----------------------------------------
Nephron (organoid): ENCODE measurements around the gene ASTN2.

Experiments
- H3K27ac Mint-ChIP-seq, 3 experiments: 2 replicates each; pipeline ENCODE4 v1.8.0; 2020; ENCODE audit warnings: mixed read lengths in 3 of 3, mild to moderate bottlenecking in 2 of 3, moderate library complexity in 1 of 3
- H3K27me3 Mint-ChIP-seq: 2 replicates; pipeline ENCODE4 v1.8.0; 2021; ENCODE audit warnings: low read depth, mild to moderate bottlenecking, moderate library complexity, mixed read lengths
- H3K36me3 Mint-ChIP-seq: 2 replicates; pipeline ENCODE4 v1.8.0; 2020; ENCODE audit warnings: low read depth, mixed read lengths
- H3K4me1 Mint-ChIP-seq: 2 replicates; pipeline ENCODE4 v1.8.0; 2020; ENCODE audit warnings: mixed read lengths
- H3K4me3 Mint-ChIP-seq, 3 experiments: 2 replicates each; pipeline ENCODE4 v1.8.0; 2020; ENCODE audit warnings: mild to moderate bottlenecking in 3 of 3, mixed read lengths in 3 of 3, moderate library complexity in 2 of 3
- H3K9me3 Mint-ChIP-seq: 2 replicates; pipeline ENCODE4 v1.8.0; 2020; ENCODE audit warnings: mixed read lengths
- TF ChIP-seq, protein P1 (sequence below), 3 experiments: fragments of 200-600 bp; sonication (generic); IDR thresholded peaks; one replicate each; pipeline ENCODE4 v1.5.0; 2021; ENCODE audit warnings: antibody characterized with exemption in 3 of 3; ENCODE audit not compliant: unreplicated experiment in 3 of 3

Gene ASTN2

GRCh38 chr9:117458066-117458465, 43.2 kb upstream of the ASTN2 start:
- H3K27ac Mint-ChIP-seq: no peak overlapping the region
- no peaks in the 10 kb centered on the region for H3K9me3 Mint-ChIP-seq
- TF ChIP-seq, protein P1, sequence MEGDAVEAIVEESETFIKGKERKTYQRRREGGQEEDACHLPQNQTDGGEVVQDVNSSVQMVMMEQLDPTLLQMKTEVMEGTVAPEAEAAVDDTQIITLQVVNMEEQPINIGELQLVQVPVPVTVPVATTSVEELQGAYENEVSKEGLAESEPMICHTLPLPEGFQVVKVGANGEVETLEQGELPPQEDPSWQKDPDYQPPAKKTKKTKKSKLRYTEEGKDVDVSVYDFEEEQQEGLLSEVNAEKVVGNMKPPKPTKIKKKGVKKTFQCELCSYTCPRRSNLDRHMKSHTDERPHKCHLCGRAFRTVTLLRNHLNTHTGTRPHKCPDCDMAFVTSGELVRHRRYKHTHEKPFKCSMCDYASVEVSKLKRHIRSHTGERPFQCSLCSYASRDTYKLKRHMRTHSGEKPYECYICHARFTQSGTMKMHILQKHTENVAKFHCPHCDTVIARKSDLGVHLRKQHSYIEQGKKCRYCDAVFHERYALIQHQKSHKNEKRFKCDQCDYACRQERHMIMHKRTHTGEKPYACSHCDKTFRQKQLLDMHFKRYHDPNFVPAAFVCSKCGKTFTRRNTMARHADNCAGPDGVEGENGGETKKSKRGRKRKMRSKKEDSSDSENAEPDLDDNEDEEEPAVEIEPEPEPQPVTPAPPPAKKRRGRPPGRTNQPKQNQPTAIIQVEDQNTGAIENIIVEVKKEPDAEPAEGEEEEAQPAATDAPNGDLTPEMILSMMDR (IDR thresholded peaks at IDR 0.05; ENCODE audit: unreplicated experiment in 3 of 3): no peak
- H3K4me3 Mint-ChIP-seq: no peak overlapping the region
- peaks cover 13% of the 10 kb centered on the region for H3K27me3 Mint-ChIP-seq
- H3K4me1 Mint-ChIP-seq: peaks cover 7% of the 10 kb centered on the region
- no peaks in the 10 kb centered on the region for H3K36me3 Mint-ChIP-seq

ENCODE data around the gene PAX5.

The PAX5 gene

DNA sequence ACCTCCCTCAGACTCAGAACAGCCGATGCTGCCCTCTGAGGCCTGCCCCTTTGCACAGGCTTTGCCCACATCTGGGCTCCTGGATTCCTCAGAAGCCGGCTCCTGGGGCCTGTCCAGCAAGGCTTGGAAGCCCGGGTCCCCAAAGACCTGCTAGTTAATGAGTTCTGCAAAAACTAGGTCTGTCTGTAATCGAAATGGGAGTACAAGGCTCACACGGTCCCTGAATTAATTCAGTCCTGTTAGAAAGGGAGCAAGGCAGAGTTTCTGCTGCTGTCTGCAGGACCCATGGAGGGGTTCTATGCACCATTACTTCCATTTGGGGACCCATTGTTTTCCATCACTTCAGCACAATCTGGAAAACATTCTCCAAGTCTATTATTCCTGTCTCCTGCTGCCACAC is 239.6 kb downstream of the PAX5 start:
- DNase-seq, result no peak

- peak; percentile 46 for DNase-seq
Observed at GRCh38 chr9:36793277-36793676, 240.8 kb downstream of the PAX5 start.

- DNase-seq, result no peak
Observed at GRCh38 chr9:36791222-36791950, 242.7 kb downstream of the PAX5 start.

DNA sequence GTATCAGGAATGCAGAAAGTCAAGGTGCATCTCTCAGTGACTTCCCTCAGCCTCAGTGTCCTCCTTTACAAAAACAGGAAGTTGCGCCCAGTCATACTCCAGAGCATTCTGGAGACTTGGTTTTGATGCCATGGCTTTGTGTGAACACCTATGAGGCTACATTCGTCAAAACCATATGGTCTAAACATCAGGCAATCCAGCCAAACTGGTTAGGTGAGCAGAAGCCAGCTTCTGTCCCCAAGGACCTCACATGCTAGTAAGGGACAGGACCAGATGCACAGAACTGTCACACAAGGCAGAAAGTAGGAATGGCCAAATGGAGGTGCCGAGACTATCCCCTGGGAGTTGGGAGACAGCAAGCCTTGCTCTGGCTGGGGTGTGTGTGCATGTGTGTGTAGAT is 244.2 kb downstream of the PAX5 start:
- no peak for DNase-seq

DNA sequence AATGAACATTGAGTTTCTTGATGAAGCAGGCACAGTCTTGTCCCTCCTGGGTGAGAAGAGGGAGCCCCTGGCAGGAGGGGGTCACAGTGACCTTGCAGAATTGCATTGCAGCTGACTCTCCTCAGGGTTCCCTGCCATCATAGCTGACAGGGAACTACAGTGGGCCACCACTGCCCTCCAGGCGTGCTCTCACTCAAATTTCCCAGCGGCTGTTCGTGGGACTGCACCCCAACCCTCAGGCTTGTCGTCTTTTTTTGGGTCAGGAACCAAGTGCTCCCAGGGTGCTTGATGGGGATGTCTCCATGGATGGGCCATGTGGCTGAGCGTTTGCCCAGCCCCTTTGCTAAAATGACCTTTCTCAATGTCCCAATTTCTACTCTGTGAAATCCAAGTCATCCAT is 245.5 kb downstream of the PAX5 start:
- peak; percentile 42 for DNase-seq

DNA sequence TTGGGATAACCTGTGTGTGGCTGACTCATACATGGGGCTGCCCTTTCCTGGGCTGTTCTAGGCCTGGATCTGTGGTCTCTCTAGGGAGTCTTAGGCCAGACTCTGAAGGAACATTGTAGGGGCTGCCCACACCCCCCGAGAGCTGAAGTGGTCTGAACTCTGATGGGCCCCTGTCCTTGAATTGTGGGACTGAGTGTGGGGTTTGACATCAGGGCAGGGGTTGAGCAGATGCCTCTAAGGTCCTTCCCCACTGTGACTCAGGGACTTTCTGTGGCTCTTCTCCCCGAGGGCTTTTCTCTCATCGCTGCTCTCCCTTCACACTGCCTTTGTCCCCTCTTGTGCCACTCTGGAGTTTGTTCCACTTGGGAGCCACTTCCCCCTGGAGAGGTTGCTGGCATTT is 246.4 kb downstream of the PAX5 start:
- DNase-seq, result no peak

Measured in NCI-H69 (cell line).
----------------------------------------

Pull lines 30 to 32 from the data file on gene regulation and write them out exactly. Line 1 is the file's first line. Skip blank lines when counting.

- peak; percentile 42 for DNase-seq

DNA sequence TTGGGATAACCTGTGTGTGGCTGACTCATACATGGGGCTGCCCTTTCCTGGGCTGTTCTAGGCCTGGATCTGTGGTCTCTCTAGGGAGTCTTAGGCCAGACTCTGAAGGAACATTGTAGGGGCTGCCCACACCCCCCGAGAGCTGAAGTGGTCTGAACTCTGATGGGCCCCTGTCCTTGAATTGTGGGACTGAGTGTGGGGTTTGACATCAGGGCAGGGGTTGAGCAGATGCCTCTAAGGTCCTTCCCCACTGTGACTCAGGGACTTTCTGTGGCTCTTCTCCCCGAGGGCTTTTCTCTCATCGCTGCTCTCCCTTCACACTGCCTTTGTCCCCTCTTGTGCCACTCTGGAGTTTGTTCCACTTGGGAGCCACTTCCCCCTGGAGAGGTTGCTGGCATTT is 246.4 kb downstream of the PAX5 start:
- DNase-seq, result no peak